NumPy serves as the basis of most scientific packages in Python, including pandas, matplotlib, scipy, etc. Hence, it would be a good idea to explore the basics of data handling in Python with NumPy.

# Installation requirements

Let’s take a look at the various requirements we need to set up before we proceed.

The code is based on the Python 3.4/2.7- compatible version and NumPy version 1.9. The easiest way to install these requirements (and more) is to install a complete Python distribution, such as Enthought Canopy, EPD, Anaconda, or Python (x,y). Once you have installed any one of these, you can safely skip the remainder of this section and should be ready to begin.

# Using Python package managers

You can also use Python package managers, such enpkg, Conda, pip or easy_install, to install the requirements using one of the following commands; replace `numpy`

with any other package name you'd like to install, for example, `ipython`

, `matplotlib`

and so on:

`$ pip install numpy`

$ easy_install numpy

$ enpkg numpy # for Canopy users

$ conda install numpy # for Anaconda users

# Using native package managers

If the Python interpreter you want to use comes with the OS and is not a third-party installation, you may prefer using OS-specific package managers such as aptitude, yum, or Homebrew. The following table illustrates the package managers and the respective commands used to install NumPy:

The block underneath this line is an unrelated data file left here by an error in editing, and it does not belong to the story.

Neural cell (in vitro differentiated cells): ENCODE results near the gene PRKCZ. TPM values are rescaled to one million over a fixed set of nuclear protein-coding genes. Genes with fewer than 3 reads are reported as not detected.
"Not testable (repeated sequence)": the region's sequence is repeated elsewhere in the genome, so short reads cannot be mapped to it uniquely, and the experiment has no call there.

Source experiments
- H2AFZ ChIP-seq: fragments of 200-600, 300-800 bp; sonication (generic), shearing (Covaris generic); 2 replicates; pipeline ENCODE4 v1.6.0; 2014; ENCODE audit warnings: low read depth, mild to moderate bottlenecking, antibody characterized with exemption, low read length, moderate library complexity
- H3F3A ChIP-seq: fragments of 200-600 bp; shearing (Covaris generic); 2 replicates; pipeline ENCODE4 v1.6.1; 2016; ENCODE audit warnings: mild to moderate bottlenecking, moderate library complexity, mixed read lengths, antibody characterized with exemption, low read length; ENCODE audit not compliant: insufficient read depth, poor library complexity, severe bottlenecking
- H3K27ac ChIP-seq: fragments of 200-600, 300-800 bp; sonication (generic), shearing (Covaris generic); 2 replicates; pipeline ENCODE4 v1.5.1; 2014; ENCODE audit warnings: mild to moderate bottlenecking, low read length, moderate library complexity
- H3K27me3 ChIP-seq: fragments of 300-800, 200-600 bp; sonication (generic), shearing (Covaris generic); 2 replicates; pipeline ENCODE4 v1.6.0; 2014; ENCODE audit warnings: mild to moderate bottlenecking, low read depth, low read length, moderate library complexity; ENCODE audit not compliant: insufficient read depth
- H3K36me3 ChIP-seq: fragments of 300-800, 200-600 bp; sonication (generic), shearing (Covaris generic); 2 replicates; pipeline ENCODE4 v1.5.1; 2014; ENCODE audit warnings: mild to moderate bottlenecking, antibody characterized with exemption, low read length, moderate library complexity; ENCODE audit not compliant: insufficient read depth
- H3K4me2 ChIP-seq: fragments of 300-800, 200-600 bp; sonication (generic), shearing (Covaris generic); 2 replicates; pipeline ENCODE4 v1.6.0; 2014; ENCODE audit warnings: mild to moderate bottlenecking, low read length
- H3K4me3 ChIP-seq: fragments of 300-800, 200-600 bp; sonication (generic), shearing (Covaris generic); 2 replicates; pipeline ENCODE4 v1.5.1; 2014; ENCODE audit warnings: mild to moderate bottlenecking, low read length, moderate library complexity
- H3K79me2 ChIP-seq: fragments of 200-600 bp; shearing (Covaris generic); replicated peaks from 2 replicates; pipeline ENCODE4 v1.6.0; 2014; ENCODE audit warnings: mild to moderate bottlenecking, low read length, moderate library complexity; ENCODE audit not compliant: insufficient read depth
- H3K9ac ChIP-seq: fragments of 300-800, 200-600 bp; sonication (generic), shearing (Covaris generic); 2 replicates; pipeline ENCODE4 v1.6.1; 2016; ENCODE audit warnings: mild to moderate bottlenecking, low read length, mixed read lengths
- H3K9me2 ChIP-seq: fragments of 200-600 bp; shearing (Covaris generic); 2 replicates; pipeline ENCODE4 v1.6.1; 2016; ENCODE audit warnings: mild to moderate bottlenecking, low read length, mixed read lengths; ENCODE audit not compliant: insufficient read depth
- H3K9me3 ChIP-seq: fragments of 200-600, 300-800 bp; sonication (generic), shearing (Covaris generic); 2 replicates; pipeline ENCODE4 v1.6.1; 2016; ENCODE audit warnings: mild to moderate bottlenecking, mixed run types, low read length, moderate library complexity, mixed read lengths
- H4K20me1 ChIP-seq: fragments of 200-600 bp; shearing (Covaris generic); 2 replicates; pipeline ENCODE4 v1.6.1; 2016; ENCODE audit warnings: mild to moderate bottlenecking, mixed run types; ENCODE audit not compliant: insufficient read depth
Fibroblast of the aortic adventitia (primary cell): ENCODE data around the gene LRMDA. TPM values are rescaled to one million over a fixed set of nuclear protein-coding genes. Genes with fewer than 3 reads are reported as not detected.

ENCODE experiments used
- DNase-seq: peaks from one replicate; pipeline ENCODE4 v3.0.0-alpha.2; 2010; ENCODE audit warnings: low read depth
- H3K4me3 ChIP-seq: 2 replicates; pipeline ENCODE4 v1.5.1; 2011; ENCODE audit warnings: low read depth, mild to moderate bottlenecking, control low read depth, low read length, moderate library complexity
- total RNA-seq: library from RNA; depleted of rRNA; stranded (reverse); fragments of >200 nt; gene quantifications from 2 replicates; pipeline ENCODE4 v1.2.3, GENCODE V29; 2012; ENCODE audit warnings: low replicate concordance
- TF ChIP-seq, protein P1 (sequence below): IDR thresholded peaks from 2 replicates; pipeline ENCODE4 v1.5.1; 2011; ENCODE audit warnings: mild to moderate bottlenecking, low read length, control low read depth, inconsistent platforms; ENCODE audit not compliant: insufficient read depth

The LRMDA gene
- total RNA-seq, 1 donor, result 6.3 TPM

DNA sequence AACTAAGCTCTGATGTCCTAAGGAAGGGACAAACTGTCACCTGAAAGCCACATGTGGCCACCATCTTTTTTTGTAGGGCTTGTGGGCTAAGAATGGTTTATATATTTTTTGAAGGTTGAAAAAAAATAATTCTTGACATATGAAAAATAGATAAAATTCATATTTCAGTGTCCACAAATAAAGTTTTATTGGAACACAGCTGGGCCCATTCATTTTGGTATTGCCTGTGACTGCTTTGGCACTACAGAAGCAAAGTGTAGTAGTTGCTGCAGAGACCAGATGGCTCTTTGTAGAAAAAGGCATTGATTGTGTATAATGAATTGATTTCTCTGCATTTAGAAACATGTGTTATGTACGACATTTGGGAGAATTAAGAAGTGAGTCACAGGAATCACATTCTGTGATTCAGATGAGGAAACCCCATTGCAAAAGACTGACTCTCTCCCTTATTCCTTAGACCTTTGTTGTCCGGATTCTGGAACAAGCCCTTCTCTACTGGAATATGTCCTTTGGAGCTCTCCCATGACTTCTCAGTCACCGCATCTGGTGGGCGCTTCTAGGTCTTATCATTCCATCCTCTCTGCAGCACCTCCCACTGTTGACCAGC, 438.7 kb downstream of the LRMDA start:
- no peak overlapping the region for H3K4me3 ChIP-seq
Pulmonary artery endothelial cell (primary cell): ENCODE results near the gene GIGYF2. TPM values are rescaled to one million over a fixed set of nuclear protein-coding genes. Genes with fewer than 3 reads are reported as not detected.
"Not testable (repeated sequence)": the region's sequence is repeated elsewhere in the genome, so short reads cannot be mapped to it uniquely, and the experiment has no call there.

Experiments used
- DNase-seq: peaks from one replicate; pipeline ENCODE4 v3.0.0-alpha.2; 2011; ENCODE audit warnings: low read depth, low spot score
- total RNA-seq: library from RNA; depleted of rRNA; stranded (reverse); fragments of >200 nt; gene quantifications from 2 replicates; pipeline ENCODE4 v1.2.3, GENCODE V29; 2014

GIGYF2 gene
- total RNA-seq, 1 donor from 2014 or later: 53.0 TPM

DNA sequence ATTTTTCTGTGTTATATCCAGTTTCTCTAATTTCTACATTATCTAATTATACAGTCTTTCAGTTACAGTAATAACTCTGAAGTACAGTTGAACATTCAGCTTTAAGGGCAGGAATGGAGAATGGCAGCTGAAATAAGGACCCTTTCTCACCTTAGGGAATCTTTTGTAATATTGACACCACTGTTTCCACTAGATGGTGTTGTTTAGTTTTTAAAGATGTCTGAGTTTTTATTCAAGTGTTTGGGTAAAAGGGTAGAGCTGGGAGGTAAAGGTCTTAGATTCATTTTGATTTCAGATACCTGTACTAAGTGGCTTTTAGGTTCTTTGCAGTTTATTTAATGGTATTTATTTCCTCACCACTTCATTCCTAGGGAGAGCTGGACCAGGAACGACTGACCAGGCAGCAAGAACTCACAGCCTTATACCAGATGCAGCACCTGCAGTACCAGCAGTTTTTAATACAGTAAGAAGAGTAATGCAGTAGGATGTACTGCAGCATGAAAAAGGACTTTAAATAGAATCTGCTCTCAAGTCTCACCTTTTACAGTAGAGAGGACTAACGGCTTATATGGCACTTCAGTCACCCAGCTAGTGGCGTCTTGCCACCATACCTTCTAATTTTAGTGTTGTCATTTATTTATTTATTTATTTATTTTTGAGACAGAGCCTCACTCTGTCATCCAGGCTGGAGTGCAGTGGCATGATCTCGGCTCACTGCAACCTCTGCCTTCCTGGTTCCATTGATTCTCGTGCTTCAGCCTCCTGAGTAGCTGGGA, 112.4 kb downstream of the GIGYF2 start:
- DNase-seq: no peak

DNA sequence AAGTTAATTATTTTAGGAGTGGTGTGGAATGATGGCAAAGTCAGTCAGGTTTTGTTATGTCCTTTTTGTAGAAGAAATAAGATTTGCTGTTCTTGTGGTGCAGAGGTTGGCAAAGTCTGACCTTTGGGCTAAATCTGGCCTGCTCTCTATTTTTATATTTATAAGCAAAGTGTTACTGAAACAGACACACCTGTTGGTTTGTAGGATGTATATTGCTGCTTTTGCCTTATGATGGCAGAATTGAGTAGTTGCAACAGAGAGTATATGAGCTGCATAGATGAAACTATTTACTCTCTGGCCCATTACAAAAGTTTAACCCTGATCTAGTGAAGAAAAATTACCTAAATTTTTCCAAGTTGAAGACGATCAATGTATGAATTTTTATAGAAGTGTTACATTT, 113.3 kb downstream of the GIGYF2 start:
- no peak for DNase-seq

**Package managers and Commands:**

Aptitude

`$ sudo apt-get install python-numpy`

Yum

`$ yum install python-numpy`

Homebrew

`$ brew install numpy`

Note that, when installing NumPy (or any other Python modules) on OS X systems with Homebrew, Python should have been originally installed with Homebrew.

Detailed installation instructions are available on the respective websites of NumPy, IPython, and matplotlib. As a precaution, to check whether NumPy was installed properly, open an IPython terminal and type the following commands:

`In [1]: import numpy as np `

If the first statement looks like it does nothing, this is a good sign. If it executes without any output, this means that NumPy was installed and has been imported properly into your Python session.

*Congratulations! We are now ready to begin.*

# Why should we Use?

We use python numpy array instead of a list because of the below three reasons:

- Less Memory usage
- Fast performance
- Convenient to Work